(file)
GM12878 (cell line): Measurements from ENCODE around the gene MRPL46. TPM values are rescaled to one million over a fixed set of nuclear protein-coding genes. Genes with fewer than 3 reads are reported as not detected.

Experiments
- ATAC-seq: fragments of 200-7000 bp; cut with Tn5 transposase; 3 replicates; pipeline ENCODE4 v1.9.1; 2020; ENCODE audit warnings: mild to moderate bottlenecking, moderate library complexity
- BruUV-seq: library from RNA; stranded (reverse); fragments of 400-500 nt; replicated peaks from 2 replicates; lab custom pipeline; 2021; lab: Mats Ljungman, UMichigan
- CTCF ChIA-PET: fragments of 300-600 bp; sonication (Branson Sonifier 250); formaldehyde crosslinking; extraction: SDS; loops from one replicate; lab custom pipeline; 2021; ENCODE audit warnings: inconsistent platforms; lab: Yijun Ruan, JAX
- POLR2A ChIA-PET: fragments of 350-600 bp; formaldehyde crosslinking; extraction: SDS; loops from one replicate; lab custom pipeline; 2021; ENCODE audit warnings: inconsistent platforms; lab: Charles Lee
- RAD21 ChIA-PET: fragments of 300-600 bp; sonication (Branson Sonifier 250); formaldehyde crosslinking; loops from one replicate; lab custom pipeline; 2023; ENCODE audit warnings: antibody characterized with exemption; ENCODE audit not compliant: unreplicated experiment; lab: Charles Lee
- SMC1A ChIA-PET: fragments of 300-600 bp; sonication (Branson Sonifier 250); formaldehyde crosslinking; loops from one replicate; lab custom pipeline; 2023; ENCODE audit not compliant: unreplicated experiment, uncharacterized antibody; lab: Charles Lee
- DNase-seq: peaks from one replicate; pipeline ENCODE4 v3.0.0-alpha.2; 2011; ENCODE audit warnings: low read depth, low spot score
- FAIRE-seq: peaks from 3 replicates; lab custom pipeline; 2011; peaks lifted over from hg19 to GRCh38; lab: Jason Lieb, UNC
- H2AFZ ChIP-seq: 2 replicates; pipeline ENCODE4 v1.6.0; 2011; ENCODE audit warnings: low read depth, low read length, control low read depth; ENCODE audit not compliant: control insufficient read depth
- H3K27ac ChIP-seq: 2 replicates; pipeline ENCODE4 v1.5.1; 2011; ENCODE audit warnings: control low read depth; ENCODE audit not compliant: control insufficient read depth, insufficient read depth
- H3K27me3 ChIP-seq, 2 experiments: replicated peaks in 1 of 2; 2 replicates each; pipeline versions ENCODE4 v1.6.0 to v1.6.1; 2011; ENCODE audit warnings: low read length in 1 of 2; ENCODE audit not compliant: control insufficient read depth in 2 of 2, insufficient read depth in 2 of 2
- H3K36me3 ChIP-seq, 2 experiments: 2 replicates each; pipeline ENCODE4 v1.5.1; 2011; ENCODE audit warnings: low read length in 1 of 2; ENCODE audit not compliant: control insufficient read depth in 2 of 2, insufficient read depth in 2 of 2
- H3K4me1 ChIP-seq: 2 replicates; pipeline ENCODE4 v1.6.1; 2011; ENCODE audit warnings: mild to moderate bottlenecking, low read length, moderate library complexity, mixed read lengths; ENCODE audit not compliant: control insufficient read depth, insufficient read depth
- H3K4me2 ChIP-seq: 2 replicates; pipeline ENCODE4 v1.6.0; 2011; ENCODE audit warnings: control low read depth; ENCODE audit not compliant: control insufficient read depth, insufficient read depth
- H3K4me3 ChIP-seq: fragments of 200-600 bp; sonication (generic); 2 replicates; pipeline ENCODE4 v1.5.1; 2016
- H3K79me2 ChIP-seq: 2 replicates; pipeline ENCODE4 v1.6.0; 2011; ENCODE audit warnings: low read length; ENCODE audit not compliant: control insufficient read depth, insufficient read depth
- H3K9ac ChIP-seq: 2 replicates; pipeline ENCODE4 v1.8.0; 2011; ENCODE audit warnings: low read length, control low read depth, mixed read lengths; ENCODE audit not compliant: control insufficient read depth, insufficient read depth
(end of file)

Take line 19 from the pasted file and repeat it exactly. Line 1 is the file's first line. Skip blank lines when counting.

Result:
- H3K9ac ChIP-seq: 2 replicates; pipeline ENCODE4 v1.8.0; 2011; ENCODE audit warnings: low read length, control low read depth, mixed read lengths; ENCODE audit not compliant: control insufficient read depth, insufficient read depth